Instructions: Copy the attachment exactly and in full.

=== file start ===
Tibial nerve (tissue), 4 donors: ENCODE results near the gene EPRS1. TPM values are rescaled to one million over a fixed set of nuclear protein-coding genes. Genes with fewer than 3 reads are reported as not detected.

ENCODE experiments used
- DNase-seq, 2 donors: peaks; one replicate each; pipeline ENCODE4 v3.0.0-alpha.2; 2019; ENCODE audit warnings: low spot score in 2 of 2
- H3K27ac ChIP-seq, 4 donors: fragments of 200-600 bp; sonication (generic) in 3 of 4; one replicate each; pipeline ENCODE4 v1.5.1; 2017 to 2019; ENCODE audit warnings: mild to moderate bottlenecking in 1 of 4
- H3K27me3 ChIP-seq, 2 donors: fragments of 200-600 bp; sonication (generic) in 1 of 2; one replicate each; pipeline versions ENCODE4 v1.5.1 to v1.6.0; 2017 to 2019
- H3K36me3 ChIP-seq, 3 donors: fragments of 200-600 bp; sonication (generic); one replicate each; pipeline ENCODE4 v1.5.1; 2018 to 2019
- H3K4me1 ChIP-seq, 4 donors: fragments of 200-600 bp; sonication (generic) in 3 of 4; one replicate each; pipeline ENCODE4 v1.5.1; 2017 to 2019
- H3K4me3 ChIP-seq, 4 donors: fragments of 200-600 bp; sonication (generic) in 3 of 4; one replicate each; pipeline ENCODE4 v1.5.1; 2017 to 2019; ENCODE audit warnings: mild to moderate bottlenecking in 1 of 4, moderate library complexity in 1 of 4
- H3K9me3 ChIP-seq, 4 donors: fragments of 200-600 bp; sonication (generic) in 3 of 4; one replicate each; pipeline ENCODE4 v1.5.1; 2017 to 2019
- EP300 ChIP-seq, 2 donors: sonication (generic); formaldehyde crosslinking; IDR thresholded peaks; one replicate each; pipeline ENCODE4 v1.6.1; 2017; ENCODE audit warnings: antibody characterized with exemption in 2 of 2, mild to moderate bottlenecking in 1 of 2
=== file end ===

Tibial nerve (tissue), 4 donors: ENCODE results near the gene EPRS1. TPM values are rescaled to one million over a fixed set of nuclear protein-coding genes. Genes with fewer than 3 reads are reported as not detected.

ENCODE experiments used
- DNase-seq, 2 donors: peaks; one replicate each; pipeline ENCODE4 v3.0.0-alpha.2; 2019; ENCODE audit warnings: low spot score in 2 of 2
- H3K27ac ChIP-seq, 4 donors: fragments of 200-600 bp; sonication (generic) in 3 of 4; one replicate each; pipeline ENCODE4 v1.5.1; 2017 to 2019; ENCODE audit warnings: mild to moderate bottlenecking in 1 of 4
- H3K27me3 ChIP-seq, 2 donors: fragments of 200-600 bp; sonication (generic) in 1 of 2; one replicate each; pipeline versions ENCODE4 v1.5.1 to v1.6.0; 2017 to 2019
- H3K36me3 ChIP-seq, 3 donors: fragments of 200-600 bp; sonication (generic); one replicate each; pipeline ENCODE4 v1.5.1; 2018 to 2019
- H3K4me1 ChIP-seq, 4 donors: fragments of 200-600 bp; sonication (generic) in 3 of 4; one replicate each; pipeline ENCODE4 v1.5.1; 2017 to 2019
- H3K4me3 ChIP-seq, 4 donors: fragments of 200-600 bp; sonication (generic) in 3 of 4; one replicate each; pipeline ENCODE4 v1.5.1; 2017 to 2019; ENCODE audit warnings: mild to moderate bottlenecking in 1 of 4, moderate library complexity in 1 of 4
- H3K9me3 ChIP-seq, 4 donors: fragments of 200-600 bp; sonication (generic) in 3 of 4; one replicate each; pipeline ENCODE4 v1.5.1; 2017 to 2019
- EP300 ChIP-seq, 2 donors: sonication (generic); formaldehyde crosslinking; IDR thresholded peaks; one replicate each; pipeline ENCODE4 v1.6.1; 2017; ENCODE audit warnings: antibody characterized with exemption in 2 of 2, mild to moderate bottlenecking in 1 of 2